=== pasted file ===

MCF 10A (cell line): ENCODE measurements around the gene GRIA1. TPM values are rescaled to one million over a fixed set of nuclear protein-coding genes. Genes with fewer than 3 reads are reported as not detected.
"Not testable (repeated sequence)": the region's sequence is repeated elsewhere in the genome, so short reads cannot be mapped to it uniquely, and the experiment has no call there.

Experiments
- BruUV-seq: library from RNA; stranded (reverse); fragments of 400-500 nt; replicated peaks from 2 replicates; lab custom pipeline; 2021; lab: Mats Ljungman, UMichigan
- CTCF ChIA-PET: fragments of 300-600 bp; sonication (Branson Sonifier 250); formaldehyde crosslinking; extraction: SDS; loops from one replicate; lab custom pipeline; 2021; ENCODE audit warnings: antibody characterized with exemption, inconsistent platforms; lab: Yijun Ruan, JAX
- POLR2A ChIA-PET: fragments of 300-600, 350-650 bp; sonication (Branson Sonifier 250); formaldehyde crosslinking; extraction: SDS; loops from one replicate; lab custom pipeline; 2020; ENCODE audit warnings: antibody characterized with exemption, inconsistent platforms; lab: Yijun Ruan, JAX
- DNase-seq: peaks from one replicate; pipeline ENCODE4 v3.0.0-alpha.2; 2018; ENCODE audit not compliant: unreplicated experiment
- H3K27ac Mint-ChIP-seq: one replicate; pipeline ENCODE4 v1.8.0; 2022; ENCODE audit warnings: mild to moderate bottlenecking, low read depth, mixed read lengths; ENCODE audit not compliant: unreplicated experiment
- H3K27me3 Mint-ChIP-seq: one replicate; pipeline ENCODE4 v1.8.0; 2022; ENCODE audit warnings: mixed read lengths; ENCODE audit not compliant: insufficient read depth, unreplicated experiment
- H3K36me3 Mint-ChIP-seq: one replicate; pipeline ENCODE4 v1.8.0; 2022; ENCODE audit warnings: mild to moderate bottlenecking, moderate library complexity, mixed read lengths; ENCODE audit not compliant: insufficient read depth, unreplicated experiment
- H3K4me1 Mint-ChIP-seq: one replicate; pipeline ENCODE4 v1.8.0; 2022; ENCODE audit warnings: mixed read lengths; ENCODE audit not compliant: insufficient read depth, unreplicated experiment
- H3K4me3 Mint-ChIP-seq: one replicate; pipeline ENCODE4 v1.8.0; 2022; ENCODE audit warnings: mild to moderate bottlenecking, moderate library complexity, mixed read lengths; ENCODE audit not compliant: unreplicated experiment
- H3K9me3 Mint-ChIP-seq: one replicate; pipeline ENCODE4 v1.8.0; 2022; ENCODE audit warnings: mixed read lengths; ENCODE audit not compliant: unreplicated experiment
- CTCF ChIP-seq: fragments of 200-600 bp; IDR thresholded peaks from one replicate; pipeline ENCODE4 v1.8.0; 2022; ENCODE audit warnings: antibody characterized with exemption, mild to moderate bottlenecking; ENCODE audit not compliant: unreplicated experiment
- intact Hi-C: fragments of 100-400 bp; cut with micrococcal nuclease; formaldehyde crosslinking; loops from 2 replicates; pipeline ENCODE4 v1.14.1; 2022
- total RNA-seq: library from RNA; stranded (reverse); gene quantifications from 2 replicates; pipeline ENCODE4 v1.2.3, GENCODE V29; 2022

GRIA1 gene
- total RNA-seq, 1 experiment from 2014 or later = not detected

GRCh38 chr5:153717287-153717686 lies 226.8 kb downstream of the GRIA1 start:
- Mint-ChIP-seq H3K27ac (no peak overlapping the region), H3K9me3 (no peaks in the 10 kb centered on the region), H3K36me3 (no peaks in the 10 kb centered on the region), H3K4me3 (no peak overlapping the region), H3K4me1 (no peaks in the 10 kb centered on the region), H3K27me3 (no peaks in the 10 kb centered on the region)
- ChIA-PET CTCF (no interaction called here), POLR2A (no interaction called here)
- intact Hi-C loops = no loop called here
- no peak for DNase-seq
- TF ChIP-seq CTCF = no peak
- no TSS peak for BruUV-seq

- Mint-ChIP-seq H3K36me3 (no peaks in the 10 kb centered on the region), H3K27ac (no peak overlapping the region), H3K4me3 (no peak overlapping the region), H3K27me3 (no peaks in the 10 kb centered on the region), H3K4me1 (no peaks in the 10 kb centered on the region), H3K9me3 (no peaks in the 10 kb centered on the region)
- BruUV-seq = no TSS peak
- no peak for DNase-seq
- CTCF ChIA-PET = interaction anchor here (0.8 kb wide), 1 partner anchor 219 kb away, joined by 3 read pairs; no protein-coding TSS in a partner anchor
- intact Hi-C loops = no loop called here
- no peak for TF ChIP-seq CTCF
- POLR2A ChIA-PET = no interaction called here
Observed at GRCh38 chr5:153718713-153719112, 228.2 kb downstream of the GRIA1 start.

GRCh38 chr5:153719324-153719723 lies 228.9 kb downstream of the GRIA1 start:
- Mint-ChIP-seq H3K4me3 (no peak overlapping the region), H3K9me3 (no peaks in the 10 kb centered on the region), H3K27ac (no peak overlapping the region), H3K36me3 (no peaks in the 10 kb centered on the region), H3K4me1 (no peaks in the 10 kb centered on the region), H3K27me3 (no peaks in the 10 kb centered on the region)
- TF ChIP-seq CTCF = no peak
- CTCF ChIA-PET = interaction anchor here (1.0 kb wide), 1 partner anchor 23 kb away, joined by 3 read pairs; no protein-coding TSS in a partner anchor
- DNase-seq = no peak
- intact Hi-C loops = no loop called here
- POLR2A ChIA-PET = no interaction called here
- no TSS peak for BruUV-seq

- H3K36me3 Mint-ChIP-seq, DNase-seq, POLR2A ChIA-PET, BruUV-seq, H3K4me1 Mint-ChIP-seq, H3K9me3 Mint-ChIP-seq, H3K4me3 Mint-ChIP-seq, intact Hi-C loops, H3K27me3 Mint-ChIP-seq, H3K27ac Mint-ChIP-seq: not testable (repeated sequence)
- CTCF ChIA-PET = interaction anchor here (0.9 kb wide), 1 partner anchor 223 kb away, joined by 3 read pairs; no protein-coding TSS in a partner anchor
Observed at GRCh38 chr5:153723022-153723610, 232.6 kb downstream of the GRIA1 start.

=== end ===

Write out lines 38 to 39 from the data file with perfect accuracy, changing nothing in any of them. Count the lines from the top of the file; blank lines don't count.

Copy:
- DNase-seq = no peak
- intact Hi-C loops = no loop called here